Parents across Wake County are telling the school system that proposed schedule changes this fall will increase their child-care costs and disrupt their children's activity and sleep schedules.
A repeated theme among the more than 6,200 responses to the school system's ongoing survey is that shifting when schools start and dismiss will inconvenience families. Wake County school administrators say the changes that would affect most of Wake's 165 schools will save $10 million in transportation-related costs and make bus service more efficient, but parents say they're worried they'll pay the price instead.
"I agree that saving $10 million is a lot of money, but there has to be some other way," Cyndi Tomblin, a Cary parent facing thousands of dollars in additional child-care costs, said in an interview Tuesday.
The survey results will be forwarded to school board members before they discuss the proposed changes Tuesday.
Superintendent Tony Tata said he realizes the changes will affect families across the state's largest school district. But Tata said he also has to consider that a reversal could cost $10 million at a time when the district is bracing for the loss in $40 million in federal and state funding next year.
Tata said Wake faced having to add 52 buses this fall to keep up with growth. He said the changes will eliminate the need to buy new buses and allow the current fleet to be cut by 60 buses. He said this will result in Wake's not losing $4 million in state funding, which is based on system efficiency, and to avoid spending $6 million for buying and operating buses.
"We think it's a win-win from a school system perspective as far as safety, efficiency and best use of taxpayer funding," Tata said. "There is a benefit to our school system, and then there's the impact on individual families, and that's where we need to hear from parents."
Under the proposal, most of Wake's schools would see their schedules shift by 10 minutes or less. But 42 schools would see changes of at least 11 minutes. Of that group, 18 schools would see changes of at least 50 minutes each day.
Tata has said that the changes would have "minimal" impact on most schools' schedules. But Julea Danielson, a parent from Cary, said that even a 10-minute change can have a major impact on families.
With a residence in northeast Cary and a job as a business analyst on Harrison Avenue, Danielson said the 10-minute change in starting time at Mills Park Elementary - from 9:15 a.m. to 9:25 a.m.- will throw off her schedule and mean paying for before-school care for her children, 6 and 9.
"It puts everybody's schedule at the tipping point," Danielson said in an interview. "Right now the bus picks them up at 8:30, and I can get to work at 9 o'clock. That extra ten minutes will push me over to where I can't get there on time."
Danielson is already paying $400 each month in after-care for her children; adding before-school care, which she says offers little activity for them, will raise the cost to $620 per month.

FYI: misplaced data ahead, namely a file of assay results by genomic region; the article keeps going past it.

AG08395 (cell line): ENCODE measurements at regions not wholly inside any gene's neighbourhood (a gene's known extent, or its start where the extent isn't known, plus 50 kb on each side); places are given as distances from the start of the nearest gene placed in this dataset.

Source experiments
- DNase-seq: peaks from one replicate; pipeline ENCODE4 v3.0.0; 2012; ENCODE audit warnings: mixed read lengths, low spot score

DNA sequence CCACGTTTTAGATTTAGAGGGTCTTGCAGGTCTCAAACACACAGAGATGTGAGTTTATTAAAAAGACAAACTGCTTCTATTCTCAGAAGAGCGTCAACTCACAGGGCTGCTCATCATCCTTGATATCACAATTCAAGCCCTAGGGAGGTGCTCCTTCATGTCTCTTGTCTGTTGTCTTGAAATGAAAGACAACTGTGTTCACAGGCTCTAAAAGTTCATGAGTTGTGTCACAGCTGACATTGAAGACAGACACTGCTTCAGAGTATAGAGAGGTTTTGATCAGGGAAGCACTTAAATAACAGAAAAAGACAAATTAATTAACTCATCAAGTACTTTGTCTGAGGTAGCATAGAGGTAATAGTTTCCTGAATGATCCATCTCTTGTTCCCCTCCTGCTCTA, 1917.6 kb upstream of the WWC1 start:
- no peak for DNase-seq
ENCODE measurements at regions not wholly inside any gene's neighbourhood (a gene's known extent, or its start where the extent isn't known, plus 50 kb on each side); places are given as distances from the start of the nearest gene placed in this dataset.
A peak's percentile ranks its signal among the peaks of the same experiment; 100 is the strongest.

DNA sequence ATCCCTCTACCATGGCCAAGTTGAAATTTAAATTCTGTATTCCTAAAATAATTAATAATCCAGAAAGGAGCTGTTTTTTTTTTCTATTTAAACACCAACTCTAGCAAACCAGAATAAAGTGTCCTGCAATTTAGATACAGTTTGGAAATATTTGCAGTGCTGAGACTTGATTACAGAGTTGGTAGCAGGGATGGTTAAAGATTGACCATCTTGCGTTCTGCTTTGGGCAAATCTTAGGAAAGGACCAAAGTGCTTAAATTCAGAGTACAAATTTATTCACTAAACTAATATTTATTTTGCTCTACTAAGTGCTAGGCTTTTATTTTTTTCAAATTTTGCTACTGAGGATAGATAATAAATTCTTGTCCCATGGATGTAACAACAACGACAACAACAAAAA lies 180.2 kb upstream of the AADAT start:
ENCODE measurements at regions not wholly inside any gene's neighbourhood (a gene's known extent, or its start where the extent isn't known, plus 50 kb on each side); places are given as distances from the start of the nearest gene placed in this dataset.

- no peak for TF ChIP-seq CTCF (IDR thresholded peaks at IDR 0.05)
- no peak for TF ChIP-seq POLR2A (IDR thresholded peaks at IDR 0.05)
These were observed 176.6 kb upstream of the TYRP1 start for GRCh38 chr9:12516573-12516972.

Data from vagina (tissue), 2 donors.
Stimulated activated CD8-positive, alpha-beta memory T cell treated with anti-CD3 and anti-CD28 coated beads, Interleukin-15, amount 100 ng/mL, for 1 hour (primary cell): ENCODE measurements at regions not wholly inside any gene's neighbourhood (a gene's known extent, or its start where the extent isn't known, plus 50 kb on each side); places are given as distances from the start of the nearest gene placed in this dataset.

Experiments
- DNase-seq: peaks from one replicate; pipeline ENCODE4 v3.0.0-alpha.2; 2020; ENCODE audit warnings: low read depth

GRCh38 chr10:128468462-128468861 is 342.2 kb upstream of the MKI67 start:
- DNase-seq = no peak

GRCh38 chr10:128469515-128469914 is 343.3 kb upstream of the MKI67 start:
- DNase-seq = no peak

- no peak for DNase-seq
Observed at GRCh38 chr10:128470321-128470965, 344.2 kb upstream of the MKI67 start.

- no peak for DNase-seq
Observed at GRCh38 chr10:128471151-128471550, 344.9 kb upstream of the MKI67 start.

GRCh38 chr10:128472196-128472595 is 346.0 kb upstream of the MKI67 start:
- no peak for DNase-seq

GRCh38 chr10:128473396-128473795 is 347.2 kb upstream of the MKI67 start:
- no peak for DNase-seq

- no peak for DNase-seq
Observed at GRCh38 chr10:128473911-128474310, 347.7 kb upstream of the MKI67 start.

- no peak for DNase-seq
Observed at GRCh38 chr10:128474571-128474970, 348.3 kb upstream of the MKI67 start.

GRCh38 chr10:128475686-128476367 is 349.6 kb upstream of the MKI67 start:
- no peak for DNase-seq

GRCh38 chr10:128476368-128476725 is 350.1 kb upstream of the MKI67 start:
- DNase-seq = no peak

Tata said his staff is talking with schools and groups like the YMCA about how to handle the impact of the changes on child-care needs.
Parents talked in the survey about how the changes would disrupt their family's daily routines.
"Families have structured their lives around the current bell schedules," Carter Thunes said in a survey response about starting Lufkin Road Middle 45 minutes later. "These bell schedules dictated when they got up, when they go to work, when doctor appointments could be scheduled, when homework could be done, when sports practices could be attended, when they ate dinner, and what time they needed to go to bed."
A number of the responses came from parents concerned that the proposal would shift several high schools, including Broughton High, to an earlier start time of 7:25 a.m. Survey respondents pointed to research that indicates teens need more sleep than younger students.
"Requiring the 3,500+ Broughton (and other affected high school) students to arrive 40 minutes earlier each day equals teenage sleep deprivation, lower grades, poor time management, rise in tardy rates, and significant transportation issues for parents with younger siblings," Anna Deonanan said in the survey about Broughton's proposed change.
Some parents in the survey blamed the changes on the new choice-based student assignment plan going into effect this fall. Nathan Rudy, while complaining in the survey about the change to Adams Elementary, said "this draconian 'savings' effort would be simply unnecessary" if the plan wasn't implemented.
Tata and school transportation staff said that Wake would have to make the bus routing changes even if they hadn't switched to the new assignment plan.
A small but vocal group of parents who participated in the survey said they support the change because of the projected cost savings.
"I realize it will inconvenience some parents," Phyllis Slawter, a North Raleigh parent, said in an interview.
"But we have to think about what's best for all of Wake County and not just for specific groups or specific schools."
News researcher David Raynor contributed to this report.